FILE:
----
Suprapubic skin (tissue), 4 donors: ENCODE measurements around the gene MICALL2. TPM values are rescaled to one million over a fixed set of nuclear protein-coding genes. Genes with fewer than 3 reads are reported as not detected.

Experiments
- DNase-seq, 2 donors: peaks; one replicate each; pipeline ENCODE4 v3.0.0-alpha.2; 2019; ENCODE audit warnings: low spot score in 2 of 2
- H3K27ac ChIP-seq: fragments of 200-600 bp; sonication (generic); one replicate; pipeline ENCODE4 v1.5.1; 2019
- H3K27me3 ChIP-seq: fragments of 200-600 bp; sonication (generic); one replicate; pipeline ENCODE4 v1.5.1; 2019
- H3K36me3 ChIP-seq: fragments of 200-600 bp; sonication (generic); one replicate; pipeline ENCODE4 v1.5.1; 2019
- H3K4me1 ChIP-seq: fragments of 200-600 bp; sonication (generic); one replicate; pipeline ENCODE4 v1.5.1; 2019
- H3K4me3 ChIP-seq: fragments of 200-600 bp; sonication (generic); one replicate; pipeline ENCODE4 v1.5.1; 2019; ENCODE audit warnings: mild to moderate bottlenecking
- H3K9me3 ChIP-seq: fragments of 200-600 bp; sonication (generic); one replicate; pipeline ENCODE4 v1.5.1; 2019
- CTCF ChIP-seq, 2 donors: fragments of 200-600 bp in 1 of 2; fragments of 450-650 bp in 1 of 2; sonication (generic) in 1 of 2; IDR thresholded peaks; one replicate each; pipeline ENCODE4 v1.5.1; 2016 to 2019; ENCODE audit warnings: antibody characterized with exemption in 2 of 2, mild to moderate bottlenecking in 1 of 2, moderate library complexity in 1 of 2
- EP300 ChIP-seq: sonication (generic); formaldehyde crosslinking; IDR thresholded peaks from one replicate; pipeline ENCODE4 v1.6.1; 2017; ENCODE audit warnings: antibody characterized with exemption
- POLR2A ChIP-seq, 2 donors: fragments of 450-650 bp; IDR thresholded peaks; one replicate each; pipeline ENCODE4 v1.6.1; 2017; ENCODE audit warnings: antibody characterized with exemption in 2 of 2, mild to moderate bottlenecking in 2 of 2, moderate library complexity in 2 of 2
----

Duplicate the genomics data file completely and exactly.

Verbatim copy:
Suprapubic skin (tissue), 4 donors: ENCODE measurements around the gene MICALL2. TPM values are rescaled to one million over a fixed set of nuclear protein-coding genes. Genes with fewer than 3 reads are reported as not detected.

Experiments
- DNase-seq, 2 donors: peaks; one replicate each; pipeline ENCODE4 v3.0.0-alpha.2; 2019; ENCODE audit warnings: low spot score in 2 of 2
- H3K27ac ChIP-seq: fragments of 200-600 bp; sonication (generic); one replicate; pipeline ENCODE4 v1.5.1; 2019
- H3K27me3 ChIP-seq: fragments of 200-600 bp; sonication (generic); one replicate; pipeline ENCODE4 v1.5.1; 2019
- H3K36me3 ChIP-seq: fragments of 200-600 bp; sonication (generic); one replicate; pipeline ENCODE4 v1.5.1; 2019
- H3K4me1 ChIP-seq: fragments of 200-600 bp; sonication (generic); one replicate; pipeline ENCODE4 v1.5.1; 2019
- H3K4me3 ChIP-seq: fragments of 200-600 bp; sonication (generic); one replicate; pipeline ENCODE4 v1.5.1; 2019; ENCODE audit warnings: mild to moderate bottlenecking
- H3K9me3 ChIP-seq: fragments of 200-600 bp; sonication (generic); one replicate; pipeline ENCODE4 v1.5.1; 2019
- CTCF ChIP-seq, 2 donors: fragments of 200-600 bp in 1 of 2; fragments of 450-650 bp in 1 of 2; sonication (generic) in 1 of 2; IDR thresholded peaks; one replicate each; pipeline ENCODE4 v1.5.1; 2016 to 2019; ENCODE audit warnings: antibody characterized with exemption in 2 of 2, mild to moderate bottlenecking in 1 of 2, moderate library complexity in 1 of 2
- EP300 ChIP-seq: sonication (generic); formaldehyde crosslinking; IDR thresholded peaks from one replicate; pipeline ENCODE4 v1.6.1; 2017; ENCODE audit warnings: antibody characterized with exemption
- POLR2A ChIP-seq, 2 donors: fragments of 450-650 bp; IDR thresholded peaks; one replicate each; pipeline ENCODE4 v1.6.1; 2017; ENCODE audit warnings: antibody characterized with exemption in 2 of 2, mild to moderate bottlenecking in 2 of 2, moderate library complexity in 2 of 2